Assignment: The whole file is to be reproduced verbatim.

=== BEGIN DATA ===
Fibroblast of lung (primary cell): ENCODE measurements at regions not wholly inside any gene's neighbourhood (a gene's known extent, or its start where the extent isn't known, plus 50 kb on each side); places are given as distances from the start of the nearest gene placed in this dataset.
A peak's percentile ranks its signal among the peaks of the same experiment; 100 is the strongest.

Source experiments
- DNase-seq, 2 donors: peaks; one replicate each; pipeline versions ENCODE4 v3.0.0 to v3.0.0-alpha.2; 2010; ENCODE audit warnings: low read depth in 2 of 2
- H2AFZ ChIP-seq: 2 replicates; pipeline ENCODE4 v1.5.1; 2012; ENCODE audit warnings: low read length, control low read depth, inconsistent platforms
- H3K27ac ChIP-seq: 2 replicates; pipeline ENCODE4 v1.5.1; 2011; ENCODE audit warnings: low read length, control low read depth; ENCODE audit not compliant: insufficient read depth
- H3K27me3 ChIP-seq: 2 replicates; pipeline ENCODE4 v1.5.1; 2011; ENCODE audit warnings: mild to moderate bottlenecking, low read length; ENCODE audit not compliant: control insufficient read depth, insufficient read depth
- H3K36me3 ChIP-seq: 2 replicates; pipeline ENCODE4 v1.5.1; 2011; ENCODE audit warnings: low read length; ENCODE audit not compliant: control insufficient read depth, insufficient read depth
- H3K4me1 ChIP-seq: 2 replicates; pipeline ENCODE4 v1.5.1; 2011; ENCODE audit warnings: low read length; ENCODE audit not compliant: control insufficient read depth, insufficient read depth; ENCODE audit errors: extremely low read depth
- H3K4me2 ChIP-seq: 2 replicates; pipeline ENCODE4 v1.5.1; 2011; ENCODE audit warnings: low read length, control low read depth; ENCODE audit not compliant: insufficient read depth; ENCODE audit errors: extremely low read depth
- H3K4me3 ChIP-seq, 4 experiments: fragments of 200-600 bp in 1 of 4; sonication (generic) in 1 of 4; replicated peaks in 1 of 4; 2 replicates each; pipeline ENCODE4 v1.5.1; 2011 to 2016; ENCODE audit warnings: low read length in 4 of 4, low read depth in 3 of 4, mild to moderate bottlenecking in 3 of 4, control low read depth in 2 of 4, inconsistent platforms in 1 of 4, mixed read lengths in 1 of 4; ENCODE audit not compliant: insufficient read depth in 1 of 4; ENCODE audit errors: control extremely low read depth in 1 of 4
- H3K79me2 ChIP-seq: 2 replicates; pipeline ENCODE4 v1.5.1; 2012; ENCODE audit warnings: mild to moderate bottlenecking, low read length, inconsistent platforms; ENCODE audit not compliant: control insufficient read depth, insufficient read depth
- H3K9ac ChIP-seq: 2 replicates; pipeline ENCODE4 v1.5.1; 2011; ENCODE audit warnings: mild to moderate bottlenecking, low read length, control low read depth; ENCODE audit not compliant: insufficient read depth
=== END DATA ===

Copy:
Fibroblast of lung (primary cell): ENCODE measurements at regions not wholly inside any gene's neighbourhood (a gene's known extent, or its start where the extent isn't known, plus 50 kb on each side); places are given as distances from the start of the nearest gene placed in this dataset.
A peak's percentile ranks its signal among the peaks of the same experiment; 100 is the strongest.

Source experiments
- DNase-seq, 2 donors: peaks; one replicate each; pipeline versions ENCODE4 v3.0.0 to v3.0.0-alpha.2; 2010; ENCODE audit warnings: low read depth in 2 of 2
- H2AFZ ChIP-seq: 2 replicates; pipeline ENCODE4 v1.5.1; 2012; ENCODE audit warnings: low read length, control low read depth, inconsistent platforms
- H3K27ac ChIP-seq: 2 replicates; pipeline ENCODE4 v1.5.1; 2011; ENCODE audit warnings: low read length, control low read depth; ENCODE audit not compliant: insufficient read depth
- H3K27me3 ChIP-seq: 2 replicates; pipeline ENCODE4 v1.5.1; 2011; ENCODE audit warnings: mild to moderate bottlenecking, low read length; ENCODE audit not compliant: control insufficient read depth, insufficient read depth
- H3K36me3 ChIP-seq: 2 replicates; pipeline ENCODE4 v1.5.1; 2011; ENCODE audit warnings: low read length; ENCODE audit not compliant: control insufficient read depth, insufficient read depth
- H3K4me1 ChIP-seq: 2 replicates; pipeline ENCODE4 v1.5.1; 2011; ENCODE audit warnings: low read length; ENCODE audit not compliant: control insufficient read depth, insufficient read depth; ENCODE audit errors: extremely low read depth
- H3K4me2 ChIP-seq: 2 replicates; pipeline ENCODE4 v1.5.1; 2011; ENCODE audit warnings: low read length, control low read depth; ENCODE audit not compliant: insufficient read depth; ENCODE audit errors: extremely low read depth
- H3K4me3 ChIP-seq, 4 experiments: fragments of 200-600 bp in 1 of 4; sonication (generic) in 1 of 4; replicated peaks in 1 of 4; 2 replicates each; pipeline ENCODE4 v1.5.1; 2011 to 2016; ENCODE audit warnings: low read length in 4 of 4, low read depth in 3 of 4, mild to moderate bottlenecking in 3 of 4, control low read depth in 2 of 4, inconsistent platforms in 1 of 4, mixed read lengths in 1 of 4; ENCODE audit not compliant: insufficient read depth in 1 of 4; ENCODE audit errors: control extremely low read depth in 1 of 4
- H3K79me2 ChIP-seq: 2 replicates; pipeline ENCODE4 v1.5.1; 2012; ENCODE audit warnings: mild to moderate bottlenecking, low read length, inconsistent platforms; ENCODE audit not compliant: control insufficient read depth, insufficient read depth
- H3K9ac ChIP-seq: 2 replicates; pipeline ENCODE4 v1.5.1; 2011; ENCODE audit warnings: mild to moderate bottlenecking, low read length, control low read depth; ENCODE audit not compliant: insufficient read depth